Eagle Scout Honors Are A Family Tradition

About a year after older brother Ryker received his Eagle Scout designation, Jarod Sharp is on his way to take a seat at the court of honor, literally

In August of 2011, 42 benches that were the focus of Ryker Sharp's Eagle Scout project were taken to the Phantom Lake YMCA. The project was dedicated to his aunt, Gretchen Degarmo, who had died from Hodgkin's disease at the age of 36.

Following in his footsteps, and honoring another family member in the process, Muskego High School sophomore Jarod Sharp has recently completed his project for consideration as an Eagle Scout.

Jarod's grandfather Bruce Peterson, who had mentored Ryker, passed away in the summer of 2011, and a plaque bearing his name was on the oversized chair that will serve as a centerpiece for photos.

The adirondack-style chair is similar to one Jarod saw at a camp in Lincoln, NE, and the biggest challenge in building the approximately 1,000-pound structure was creating the design.

"We started by buiding a model, which was scaled one inch to the foot, and I worked with my grandfather in Colorado to get that done," Jarod explained.

Even as a scale model, the chair stood at about a foot tall.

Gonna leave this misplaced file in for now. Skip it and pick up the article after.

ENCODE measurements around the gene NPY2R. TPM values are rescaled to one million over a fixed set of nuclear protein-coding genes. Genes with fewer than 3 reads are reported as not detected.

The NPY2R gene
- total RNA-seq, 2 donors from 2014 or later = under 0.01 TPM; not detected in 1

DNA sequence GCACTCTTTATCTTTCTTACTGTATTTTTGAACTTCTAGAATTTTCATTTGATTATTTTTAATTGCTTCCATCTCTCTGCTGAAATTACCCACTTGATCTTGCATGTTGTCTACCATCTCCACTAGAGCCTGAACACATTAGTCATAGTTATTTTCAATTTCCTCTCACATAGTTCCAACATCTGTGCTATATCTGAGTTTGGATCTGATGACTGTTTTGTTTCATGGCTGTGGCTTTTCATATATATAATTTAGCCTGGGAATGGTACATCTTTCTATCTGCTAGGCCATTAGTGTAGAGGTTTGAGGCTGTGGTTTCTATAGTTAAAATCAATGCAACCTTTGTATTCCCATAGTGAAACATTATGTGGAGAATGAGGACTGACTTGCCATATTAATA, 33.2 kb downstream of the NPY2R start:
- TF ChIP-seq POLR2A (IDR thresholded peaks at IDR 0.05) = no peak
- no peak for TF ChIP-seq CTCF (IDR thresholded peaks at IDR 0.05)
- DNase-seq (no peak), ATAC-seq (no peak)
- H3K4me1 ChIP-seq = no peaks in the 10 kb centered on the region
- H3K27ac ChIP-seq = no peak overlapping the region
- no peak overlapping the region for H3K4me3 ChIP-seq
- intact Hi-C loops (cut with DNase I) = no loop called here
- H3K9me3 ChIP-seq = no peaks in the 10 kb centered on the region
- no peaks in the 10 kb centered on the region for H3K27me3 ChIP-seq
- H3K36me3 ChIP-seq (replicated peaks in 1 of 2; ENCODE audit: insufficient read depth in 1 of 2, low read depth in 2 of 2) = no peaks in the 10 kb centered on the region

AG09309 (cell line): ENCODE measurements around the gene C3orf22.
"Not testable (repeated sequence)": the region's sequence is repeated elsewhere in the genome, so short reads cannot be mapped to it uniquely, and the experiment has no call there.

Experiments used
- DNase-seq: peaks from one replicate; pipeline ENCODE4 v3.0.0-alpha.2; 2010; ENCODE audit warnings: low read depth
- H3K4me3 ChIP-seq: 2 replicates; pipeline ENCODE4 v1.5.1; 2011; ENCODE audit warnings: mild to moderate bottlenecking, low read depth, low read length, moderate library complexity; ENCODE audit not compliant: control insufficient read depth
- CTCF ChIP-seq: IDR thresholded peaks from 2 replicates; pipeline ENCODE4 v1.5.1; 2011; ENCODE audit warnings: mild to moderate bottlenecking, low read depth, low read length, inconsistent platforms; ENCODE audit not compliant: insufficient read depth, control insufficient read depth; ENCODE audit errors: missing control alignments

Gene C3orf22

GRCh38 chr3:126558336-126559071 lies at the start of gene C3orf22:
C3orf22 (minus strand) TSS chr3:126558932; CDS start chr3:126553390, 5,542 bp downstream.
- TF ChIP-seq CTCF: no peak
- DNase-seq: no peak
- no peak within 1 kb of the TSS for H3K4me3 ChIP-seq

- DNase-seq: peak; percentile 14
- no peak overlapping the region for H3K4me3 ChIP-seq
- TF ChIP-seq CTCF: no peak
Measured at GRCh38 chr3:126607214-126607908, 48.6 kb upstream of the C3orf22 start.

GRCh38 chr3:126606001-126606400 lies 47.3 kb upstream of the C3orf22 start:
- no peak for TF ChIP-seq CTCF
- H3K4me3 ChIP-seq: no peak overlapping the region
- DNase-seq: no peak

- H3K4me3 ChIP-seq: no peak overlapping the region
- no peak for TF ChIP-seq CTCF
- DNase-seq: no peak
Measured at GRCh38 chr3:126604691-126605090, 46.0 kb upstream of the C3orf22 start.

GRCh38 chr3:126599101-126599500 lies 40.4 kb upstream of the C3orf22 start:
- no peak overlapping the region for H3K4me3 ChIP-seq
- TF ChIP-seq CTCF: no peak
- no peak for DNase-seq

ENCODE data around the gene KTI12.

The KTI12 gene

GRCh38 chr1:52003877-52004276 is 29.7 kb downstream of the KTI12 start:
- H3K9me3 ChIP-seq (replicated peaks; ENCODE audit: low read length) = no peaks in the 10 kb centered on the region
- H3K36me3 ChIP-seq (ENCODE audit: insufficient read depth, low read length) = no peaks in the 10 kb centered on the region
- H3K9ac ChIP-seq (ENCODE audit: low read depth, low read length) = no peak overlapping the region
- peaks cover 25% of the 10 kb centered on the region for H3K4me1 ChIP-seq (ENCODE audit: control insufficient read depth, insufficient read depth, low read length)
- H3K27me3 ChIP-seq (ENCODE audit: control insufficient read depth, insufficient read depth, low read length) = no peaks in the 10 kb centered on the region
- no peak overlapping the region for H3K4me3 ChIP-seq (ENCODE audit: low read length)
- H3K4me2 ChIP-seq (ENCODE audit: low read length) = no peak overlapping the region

"The plans we got on the chair even state 'for qualified carpenters as an aid,' so it was a challenge as the person in charge of creating the design is 15 years old," said Jarod's mom Lisa.

Working over the summer with his grandfather Bill Sharp, also an Eagle Scout in his day, Jarod said it was nice to involve him, and that Bill was eager to help out.

A chance meeting with woodworker Jim Dignin at the St. Clare Street Fair in Wind Lake in September helped put the wheels in motion to cut and assemble the oversized chair at Dignin's home.

The project so far has involved 43 volunteers and 297 man hours to complete; the building process took six weeks in Dignin's driveway, and a flatbed tow truck was called in to move the giant chair in its finished form.

"We got a lot of looks on the way over to the camp," Jarod said. "You could see people point at the chair as we drove down the freeway."

The chair now rests in the middle of the camp and will serve as a 'photo op' spot for campers. However, the paperwork to qualify Jarod as an Eagle Scout is still ongoing, and Lisa said it will likely be another six months before the process is completed.

Jarod takes a little pride in having a finished piece that's larger than his older brother's project, but also said the experience "helped me to gain experience in how to lead and guide people to get a job done."


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